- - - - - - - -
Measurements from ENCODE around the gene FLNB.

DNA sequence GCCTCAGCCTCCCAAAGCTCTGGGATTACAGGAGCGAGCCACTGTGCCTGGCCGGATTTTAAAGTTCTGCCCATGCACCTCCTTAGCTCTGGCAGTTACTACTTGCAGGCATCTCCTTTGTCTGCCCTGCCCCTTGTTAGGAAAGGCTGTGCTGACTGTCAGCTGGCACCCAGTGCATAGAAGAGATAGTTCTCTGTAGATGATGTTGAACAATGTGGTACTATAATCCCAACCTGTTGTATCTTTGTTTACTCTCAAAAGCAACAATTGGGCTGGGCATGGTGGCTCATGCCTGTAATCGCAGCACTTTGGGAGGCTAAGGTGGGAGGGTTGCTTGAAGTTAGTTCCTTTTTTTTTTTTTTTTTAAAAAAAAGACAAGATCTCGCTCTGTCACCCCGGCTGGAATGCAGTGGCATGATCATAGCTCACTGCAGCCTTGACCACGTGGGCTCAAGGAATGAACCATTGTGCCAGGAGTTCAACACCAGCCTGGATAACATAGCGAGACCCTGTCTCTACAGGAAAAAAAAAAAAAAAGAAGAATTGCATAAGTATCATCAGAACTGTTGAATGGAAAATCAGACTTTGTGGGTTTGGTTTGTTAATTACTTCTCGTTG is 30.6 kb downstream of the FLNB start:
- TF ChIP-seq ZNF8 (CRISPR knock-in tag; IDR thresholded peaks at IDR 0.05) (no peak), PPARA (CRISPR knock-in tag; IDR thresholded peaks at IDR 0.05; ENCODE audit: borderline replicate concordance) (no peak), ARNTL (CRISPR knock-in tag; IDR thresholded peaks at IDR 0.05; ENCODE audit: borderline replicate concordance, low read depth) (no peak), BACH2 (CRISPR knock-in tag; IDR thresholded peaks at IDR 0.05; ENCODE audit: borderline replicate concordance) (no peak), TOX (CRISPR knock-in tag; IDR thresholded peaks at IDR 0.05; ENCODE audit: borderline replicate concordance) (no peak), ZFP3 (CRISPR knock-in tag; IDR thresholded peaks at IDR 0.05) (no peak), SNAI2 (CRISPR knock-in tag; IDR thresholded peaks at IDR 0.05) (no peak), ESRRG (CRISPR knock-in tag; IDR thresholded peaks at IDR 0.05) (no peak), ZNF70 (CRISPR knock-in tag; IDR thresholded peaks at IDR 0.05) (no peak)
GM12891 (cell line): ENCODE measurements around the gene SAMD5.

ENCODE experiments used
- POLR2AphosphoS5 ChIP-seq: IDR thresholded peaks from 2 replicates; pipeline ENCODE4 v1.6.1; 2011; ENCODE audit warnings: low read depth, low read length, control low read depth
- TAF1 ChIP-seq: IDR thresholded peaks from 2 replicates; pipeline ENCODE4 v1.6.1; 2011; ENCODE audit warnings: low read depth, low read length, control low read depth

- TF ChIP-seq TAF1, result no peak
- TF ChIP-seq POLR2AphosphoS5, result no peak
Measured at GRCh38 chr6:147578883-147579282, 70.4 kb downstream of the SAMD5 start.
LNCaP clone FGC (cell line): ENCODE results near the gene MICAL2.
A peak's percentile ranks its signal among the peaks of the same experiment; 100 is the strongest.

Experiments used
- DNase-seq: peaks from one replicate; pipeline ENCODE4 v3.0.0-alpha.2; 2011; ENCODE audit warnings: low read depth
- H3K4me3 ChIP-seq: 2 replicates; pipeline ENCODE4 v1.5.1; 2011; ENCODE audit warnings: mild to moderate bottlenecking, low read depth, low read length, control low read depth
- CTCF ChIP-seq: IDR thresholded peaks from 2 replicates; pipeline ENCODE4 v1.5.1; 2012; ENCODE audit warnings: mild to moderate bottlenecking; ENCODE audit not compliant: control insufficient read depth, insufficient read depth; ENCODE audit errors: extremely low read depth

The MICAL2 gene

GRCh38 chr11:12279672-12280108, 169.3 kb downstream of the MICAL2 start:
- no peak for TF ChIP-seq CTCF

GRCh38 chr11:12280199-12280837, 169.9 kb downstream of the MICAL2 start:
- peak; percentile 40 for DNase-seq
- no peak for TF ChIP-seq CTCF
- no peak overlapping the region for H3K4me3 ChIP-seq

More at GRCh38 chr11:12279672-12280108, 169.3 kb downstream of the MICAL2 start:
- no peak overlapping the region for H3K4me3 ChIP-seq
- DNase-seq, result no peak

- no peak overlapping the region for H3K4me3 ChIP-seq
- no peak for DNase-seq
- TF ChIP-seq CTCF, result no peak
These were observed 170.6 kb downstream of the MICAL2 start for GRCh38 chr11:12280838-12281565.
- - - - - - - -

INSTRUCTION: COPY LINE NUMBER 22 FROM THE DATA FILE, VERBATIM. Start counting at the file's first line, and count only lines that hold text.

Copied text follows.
- no peak for TF ChIP-seq CTCF